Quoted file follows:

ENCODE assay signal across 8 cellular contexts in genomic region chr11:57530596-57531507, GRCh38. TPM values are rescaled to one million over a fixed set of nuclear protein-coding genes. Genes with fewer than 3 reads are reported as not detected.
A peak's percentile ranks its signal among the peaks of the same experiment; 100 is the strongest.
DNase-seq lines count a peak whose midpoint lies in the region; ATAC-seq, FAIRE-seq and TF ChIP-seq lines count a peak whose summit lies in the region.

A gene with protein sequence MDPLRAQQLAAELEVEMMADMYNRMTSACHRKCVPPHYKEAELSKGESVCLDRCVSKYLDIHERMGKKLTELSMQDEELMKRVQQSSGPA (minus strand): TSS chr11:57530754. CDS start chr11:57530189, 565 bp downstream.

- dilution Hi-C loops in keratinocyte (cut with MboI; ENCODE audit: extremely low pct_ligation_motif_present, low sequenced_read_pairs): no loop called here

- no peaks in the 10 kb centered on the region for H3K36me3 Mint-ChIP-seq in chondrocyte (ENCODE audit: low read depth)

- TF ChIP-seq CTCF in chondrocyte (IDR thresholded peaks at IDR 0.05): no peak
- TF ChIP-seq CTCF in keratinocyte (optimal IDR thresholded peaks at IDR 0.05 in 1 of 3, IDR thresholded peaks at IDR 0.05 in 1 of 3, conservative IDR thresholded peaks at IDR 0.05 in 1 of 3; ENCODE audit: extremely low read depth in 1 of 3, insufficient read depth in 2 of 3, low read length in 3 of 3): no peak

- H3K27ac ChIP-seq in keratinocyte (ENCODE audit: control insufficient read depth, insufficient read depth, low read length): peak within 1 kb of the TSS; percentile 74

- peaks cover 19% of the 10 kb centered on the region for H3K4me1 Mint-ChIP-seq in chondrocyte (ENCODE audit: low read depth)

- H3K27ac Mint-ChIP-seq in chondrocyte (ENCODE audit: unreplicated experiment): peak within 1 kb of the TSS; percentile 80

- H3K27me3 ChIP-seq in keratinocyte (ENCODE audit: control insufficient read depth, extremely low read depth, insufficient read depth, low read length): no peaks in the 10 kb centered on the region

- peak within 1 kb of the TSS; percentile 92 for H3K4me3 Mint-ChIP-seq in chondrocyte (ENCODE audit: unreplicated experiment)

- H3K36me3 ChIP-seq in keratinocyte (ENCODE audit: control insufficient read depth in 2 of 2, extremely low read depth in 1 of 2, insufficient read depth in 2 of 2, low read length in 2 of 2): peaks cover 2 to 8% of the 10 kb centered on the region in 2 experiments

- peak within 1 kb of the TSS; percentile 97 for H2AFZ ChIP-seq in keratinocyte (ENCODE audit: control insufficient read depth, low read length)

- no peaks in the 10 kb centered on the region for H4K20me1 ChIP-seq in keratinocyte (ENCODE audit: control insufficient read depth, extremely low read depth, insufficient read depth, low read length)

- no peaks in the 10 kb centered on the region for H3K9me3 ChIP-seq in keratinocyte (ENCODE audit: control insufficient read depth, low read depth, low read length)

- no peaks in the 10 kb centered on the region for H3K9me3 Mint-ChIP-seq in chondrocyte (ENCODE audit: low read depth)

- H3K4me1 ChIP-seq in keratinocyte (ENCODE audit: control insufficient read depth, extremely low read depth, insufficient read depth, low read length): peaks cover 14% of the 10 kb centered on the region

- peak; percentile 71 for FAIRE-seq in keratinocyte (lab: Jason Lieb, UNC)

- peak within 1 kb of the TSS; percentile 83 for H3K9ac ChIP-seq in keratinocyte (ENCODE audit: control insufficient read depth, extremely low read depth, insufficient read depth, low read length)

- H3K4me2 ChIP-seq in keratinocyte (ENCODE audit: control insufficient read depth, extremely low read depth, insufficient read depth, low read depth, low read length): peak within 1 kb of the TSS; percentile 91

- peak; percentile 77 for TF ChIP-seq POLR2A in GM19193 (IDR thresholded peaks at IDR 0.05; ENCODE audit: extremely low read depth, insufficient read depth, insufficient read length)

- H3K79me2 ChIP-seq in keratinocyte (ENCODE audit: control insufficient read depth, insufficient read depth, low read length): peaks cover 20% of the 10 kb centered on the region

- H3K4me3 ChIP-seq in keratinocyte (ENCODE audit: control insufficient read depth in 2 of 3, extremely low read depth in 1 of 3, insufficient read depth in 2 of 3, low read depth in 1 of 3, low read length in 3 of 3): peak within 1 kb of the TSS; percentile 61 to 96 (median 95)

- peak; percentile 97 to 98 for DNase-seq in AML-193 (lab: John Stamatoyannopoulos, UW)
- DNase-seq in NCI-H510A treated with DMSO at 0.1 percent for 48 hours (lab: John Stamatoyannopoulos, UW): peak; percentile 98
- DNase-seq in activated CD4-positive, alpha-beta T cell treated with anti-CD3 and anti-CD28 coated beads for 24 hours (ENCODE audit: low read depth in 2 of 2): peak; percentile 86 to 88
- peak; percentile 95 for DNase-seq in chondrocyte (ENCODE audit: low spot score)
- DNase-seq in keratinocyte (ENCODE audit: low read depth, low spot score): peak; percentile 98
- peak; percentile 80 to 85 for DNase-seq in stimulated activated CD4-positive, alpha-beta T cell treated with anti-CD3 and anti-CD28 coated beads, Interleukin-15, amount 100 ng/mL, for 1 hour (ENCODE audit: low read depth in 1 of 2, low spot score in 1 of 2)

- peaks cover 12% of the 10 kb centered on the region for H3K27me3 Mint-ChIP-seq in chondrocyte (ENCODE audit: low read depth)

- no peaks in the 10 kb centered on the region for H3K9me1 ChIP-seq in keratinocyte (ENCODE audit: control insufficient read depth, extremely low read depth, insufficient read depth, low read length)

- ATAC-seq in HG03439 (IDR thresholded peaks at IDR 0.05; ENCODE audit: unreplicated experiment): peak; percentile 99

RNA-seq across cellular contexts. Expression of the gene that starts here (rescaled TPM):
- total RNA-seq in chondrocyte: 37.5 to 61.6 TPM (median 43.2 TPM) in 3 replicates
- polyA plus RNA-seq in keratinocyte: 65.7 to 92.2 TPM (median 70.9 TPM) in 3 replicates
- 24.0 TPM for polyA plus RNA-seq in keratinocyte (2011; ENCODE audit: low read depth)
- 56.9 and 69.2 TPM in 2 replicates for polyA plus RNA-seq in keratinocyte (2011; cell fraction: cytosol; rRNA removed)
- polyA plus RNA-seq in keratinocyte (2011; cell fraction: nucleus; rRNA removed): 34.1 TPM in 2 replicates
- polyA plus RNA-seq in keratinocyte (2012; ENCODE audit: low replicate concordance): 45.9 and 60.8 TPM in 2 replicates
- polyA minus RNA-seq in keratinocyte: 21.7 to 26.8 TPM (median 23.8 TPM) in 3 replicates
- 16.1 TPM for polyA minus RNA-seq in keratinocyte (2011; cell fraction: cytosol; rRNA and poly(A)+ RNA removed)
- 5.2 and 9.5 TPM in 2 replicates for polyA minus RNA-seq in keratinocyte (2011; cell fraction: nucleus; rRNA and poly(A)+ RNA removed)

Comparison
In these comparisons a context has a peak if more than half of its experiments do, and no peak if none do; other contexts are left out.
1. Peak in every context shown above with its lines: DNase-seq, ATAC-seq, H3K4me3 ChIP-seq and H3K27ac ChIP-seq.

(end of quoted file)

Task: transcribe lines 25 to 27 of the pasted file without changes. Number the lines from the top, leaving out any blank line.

- H3K4me3 ChIP-seq in keratinocyte (ENCODE audit: control insufficient read depth in 2 of 3, extremely low read depth in 1 of 3, insufficient read depth in 2 of 3, low read depth in 1 of 3, low read length in 3 of 3): peak within 1 kb of the TSS; percentile 61 to 96 (median 95)

- peak; percentile 97 to 98 for DNase-seq in AML-193 (lab: John Stamatoyannopoulos, UW)
- DNase-seq in NCI-H510A treated with DMSO at 0.1 percent for 48 hours (lab: John Stamatoyannopoulos, UW): peak; percentile 98